Backstage Pass: Model Victoria Henley experiences ‘A Midsummer’s’ sweet opera


Viscerally stunning and filled with a striking catalog of exquisitely performed arias, “A Midsummer Night’s Dream” at the Atlanta Opera presents Shakespeare’s beloved classic like you have never seen it before.

Composed by Benjamin Britten, “A Midsummer Night’s Dream” is a gorgeous feast for the senses combining a delightful juxtaposition of stirring operatic vocals blended with fanciful production aesthetics and costuming, blended with edge of your seat drama and delightfully lighthearted comedy.

The timeless story by William Shakespeare is imbued with elements of deception, passion, love, betrayal, scandal and drama abounding. The tale takes place in the city of Athens. The curtain draws on Oberon, King of the Fairies, arguing with the Queen Tytania over the fate of a young changeling boy.

Unable to arrive at an agreement, the frustrated queen leaves whilst the adamant king summons a mischievous sprite named Puck to find and fetch a magical flower, possessing a mysterious juice which causes anyone who is sprinkled with it to fall in love with the next person they see. Oberon hatches an underhanded plan for the troublesome Puck to sprinkle Tytania’s eyes with this powerful potion so that she is too lovestruck and impaired to look after the boy and the king may take the boy all for himself.

Subsequently, we are introduced to two couples: Hermia and Lysander, and Helena and Demetrius. The aforementioned young lovers are all restless and unhappy for a myriad of reasons. A patriarchal Athenian law commands Hermia to marry Demetrius, a man who ardently loves her but with whom she is very much not in love. Lysander pines for Hermia and wishes to share her hand in matrimony , while the heartbroken and lovelorn Demetrius intrepidly sets off on a journey in pursuit of Hermia, in hopes of winning her affections for himself. Helena, a striking and stately woman is hopelessly in love with Demetrius, who coldly and abruptly rejects her time and again, demanding she cease her advances at once.

Oberon, who hears the laments and woes of the unsettled group, attempts to assist by ordering his trusty sprite to help the group by using the mystical floral “love potion” to cause Demetrius to fall for Helena, returning her feelings of unending love. Puck accidentally mistakes Demetrius for Lysander, causing the wrong man to fall madly in love with Helena, leaving Hermia terrified, alone and abandoned.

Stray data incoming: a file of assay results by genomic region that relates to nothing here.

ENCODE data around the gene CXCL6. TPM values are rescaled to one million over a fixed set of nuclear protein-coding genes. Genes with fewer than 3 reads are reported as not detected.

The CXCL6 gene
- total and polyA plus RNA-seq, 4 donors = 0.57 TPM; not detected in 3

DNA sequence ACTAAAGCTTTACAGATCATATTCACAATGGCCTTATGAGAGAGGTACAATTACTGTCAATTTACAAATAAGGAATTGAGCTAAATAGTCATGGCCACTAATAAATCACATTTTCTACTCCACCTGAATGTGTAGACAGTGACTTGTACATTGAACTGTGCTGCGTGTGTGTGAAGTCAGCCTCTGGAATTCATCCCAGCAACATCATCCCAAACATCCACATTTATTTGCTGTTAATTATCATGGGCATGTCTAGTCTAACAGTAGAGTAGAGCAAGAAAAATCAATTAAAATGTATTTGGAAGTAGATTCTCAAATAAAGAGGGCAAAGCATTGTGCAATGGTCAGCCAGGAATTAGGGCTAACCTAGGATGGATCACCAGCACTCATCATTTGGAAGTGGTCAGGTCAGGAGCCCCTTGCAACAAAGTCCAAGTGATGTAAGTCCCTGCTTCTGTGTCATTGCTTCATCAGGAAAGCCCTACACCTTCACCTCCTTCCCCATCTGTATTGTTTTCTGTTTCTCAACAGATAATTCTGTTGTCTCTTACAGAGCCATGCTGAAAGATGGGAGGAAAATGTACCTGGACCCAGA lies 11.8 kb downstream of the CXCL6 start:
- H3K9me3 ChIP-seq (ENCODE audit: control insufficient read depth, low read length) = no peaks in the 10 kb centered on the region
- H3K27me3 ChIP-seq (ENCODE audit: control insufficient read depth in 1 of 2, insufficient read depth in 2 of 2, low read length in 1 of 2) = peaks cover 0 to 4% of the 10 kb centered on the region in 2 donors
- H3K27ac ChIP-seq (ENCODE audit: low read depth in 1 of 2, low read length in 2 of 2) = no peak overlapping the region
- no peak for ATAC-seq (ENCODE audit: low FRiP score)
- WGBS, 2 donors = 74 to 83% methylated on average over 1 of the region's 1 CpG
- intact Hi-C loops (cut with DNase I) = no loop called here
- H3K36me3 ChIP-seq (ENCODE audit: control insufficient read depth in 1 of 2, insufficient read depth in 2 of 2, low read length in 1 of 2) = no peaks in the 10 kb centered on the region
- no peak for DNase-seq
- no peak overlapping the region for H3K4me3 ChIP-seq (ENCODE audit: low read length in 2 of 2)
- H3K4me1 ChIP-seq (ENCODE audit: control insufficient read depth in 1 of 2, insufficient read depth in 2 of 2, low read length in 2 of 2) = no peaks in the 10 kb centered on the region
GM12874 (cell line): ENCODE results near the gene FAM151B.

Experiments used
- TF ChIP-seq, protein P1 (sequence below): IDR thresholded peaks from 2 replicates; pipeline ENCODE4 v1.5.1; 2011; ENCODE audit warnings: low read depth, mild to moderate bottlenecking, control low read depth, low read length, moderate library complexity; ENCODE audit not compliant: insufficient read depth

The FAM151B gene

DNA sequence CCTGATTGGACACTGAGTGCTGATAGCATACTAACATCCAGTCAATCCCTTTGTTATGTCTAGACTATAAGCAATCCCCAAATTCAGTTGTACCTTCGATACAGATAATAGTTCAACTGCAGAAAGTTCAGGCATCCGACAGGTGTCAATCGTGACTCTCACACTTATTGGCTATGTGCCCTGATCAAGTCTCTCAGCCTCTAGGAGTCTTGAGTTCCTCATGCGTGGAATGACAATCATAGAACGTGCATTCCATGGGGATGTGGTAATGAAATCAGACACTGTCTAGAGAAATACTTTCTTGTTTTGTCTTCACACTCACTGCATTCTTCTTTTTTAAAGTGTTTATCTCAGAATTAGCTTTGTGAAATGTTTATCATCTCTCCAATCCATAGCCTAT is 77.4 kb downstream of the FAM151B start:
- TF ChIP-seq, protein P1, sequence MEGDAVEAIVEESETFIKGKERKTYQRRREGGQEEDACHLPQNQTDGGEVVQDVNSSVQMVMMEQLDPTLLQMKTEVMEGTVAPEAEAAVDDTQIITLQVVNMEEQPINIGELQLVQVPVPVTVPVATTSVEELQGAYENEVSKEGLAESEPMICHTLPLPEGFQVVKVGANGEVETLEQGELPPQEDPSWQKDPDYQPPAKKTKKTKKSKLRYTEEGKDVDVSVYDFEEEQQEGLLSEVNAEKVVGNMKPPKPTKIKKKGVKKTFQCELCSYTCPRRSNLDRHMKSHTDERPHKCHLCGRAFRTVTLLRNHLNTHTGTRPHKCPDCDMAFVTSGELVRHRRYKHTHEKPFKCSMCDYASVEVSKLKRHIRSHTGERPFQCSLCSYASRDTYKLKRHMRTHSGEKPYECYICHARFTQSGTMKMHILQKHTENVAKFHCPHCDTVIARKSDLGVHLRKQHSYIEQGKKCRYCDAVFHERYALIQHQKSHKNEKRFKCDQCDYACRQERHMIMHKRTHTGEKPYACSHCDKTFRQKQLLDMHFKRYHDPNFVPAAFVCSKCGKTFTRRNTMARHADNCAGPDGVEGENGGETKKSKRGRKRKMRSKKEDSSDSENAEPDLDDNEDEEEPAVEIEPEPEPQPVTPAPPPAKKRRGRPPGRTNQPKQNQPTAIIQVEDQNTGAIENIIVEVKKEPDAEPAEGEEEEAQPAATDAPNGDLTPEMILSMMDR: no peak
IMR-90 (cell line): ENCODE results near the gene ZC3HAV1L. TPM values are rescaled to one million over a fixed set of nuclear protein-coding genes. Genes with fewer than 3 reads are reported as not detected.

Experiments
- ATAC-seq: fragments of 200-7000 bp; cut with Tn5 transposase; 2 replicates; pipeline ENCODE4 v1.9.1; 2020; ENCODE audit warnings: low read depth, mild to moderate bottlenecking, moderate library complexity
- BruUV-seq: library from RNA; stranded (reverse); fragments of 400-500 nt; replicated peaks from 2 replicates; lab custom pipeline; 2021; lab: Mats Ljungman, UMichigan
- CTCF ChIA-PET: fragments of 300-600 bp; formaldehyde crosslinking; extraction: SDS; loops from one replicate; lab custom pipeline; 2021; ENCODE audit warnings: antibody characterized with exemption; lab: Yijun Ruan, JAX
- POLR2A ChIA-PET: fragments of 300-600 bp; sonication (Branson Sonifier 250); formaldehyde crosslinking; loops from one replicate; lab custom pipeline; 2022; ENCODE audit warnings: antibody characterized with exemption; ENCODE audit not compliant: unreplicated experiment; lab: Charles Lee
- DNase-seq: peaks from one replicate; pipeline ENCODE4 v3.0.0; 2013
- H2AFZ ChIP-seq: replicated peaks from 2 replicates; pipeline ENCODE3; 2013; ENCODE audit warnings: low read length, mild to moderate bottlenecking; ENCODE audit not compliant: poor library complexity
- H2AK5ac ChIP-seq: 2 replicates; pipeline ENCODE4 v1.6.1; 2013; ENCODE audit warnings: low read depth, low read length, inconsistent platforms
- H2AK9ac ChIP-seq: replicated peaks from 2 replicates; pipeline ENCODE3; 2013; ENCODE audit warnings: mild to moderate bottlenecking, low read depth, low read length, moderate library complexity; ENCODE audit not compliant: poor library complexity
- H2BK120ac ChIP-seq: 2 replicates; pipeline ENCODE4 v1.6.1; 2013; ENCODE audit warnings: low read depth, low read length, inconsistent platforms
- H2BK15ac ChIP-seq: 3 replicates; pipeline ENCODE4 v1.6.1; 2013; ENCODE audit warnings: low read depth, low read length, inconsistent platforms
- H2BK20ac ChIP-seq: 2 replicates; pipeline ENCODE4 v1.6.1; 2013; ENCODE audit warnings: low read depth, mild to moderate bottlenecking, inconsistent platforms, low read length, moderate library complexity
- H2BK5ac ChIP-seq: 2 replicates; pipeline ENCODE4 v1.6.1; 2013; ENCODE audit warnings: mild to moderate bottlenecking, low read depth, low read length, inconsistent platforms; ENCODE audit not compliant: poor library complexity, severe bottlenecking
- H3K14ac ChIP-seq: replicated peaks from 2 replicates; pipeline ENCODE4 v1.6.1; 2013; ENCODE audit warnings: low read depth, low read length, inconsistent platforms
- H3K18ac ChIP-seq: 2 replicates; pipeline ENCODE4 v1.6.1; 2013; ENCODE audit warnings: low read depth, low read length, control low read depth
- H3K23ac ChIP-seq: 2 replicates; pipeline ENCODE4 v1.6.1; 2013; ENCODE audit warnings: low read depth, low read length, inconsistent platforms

Meanwhile, we are introduced to a motley crew of six plucky working class gentlemen, who are nervously preparing to perform a play for the wedding of the prestigious Theseus (the Duke of Athens) to Hippolyta (Queen of the Amazons).

Bottom, who eventually is decided upon as the play’s romantic lead, brings chaotic hilarity with his assortment of antics, and the hapless group continues rehearsals for their big theatrical debut.

This epic, three act, approximately three hour opera takes the audience on an otherworldly journey of sprites, mythical beasts and glorious escapism that seems to make reality all but melt away entirely.

Erik Teague (costume designer) blends fantastical couture for the Fairly Royalty and Sprites with more contemporary attire for the young lovers, creating an unexpected and visually pleasing dynamic, while Nicholas Hussong (projections designer) creates a beautifully immersive surrounding for this timeless story.

Operating under the expert guidance of Director Tomer Zvulun and conductor Louis Lohraseb, the perfectly cast players each fully and perfectly encapsulate the essence of their characters, notably the Julliard trained Soprano Liv Redpath as Tytania (whose soaring, rich, and buttery smooth vocals shone with radiance each time she took the stage), Iestyn Davis (a countertenor who offered a unique take on the Fairy King with his palatable vocals and natural charisma), mezzo soprano Melody Wilson (who portrays Hermia with a simultaneous sweetness and bold aplomb, an approach which has earned her top billing at prestigious venues like Carnegie Hall), Luke Sutliff , a sublimely talented baritone, in the role of Demetrius, acclaimed tenor Kameron Lopreore (playing the role of Lysander) who made his Atlanta Opera Debut last season in “The Shining” and Susanne Burgess a remarkable British American Soprano (whom Opera Wire has applauded for her “unique combination of precision and wonder”) in role of Helena.

The hilariously expressive group of “rustics” (including standout Kevin Burdette as Bottom, who also steals the spotlight during some of the opera’s most memorable scenes while donning the infamous “donkey’s head”), including “leading lady” Flute (Brian Frutiger), the focused, yet clueless director Quince (portrayed by bass Andrew Potter), accompanied by a quirky ensemble including Snug, Starveling, and Snout, bring the audience to, quite possibly the loudest and most uproarious unbridled laughter I have ever witnessed at the opera during the tragically hilarious “play within a play,” “Pyramus and Thisbe.”

Special thanks to the wonderful Greg and Atlanta Opera Team for facilitating our visit for this Backstage Pass exclusive spotlight feature!




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